Two years ago, we asked Mike Macdonald if he wanted to build off of the previous scheme, or if he wanted to create his own. He said he wanted to build off of the previous one. What is your approach from now Macdonald's scheme? What do you want to continue, and what are some things that you might want to change or navigate differently?*(Kyle Phoenix)* "We definitely want to build on that. That's a scheme that we helped build here for years. It's been a scheme in [the] making. Kind of going back to the point I made earlier; all those questions that you just asked, we will find out in the offseason studies – in the self-scout studies of what we want to do and how we're going to build on it and what we'll change up and how we can get better. Like I said, we're always looking to get better. That's why you've seen great defenses here in the past. That's what we have to do to continue. You have to look at yourself and look at how you can improve and how you can make that better, and on top of that, staying in front of what's next. We know it's going to be something that offenses [are] going to get together and try to present to us new this year. We're trying to stay in front of that, but that's part of the process, that's part of what we're excited to go do, and we can't wait to get started on that."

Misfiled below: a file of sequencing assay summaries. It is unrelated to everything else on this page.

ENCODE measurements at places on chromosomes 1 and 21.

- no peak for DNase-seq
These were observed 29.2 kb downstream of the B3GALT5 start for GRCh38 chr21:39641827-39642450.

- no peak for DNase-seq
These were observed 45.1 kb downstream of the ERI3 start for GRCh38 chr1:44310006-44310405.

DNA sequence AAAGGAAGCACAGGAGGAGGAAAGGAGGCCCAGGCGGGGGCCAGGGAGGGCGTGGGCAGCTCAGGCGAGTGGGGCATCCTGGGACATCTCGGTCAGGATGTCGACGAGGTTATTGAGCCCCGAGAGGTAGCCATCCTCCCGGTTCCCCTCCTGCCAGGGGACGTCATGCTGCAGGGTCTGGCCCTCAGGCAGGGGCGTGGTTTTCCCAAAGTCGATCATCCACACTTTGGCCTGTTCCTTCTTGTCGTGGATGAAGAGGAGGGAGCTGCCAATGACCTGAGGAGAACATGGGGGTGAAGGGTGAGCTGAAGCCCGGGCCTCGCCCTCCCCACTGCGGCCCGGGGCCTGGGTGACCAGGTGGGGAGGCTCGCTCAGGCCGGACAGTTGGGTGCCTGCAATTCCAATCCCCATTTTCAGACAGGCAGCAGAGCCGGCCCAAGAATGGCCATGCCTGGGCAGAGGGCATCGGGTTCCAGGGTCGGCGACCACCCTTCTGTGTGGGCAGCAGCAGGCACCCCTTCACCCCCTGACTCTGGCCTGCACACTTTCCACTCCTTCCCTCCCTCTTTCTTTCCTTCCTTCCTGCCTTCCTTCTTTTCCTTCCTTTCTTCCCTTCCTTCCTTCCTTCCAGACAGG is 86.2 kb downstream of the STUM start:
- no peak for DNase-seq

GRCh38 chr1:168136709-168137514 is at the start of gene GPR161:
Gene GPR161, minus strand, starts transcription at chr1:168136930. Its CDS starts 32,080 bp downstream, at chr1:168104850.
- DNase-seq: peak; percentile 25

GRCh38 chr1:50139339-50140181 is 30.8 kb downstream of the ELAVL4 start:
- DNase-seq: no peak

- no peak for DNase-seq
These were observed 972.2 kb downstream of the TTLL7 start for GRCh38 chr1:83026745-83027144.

Will you have much input on the hiring process of assistant coaches? Can you restore the closeness that this defense had with those defensive assistants who left?*(Mike Preston)* "Yes. Obviously, the final decision is [head] Coach [John] Harbaugh's and [executive vice president and general manager] Eric DeCosta's, but I'm very much involved with it. They do a great job of letting me be in on the interviews [and letting] me, obviously, run the interviews and communicating back and forth. It's an open line of communication. It's been great. [I'm] very much a part of that. Just going back to your deal about being close as a staff – we had to build it. Every year, when you're building a team, building a staff – staff is a part of a team – every year you do that, you have to build that trust, build that camaraderie [and] build that teamwork. You have to build that every single year. Let's say, for some reason, we had the exact same staff that we had last year this year. Last year, that really wouldn't mean anything. You would have to rebuild that trust, because trust is hard to gain and easy to lose. Every year, you have to build it up, but I'm confident in the people we have. We do a great job of bringing in great people in this organization, so I'm fully confident [that] once we get the staff filed out that we'll be able to build that trust, we'll be able to build that teamwork and be the best staff we can possibly be for our players."
When you met with head coach John Harbaugh last week, what did he want to know from you? You guys have obviously known each other for a long time. What did he ask you?*(Childs Walker)* "He just wanted to know if I was ready and how I see the game and how I would game-plan and all the little details that go into play-calling. [He] kind of picked my brain about that. It was good."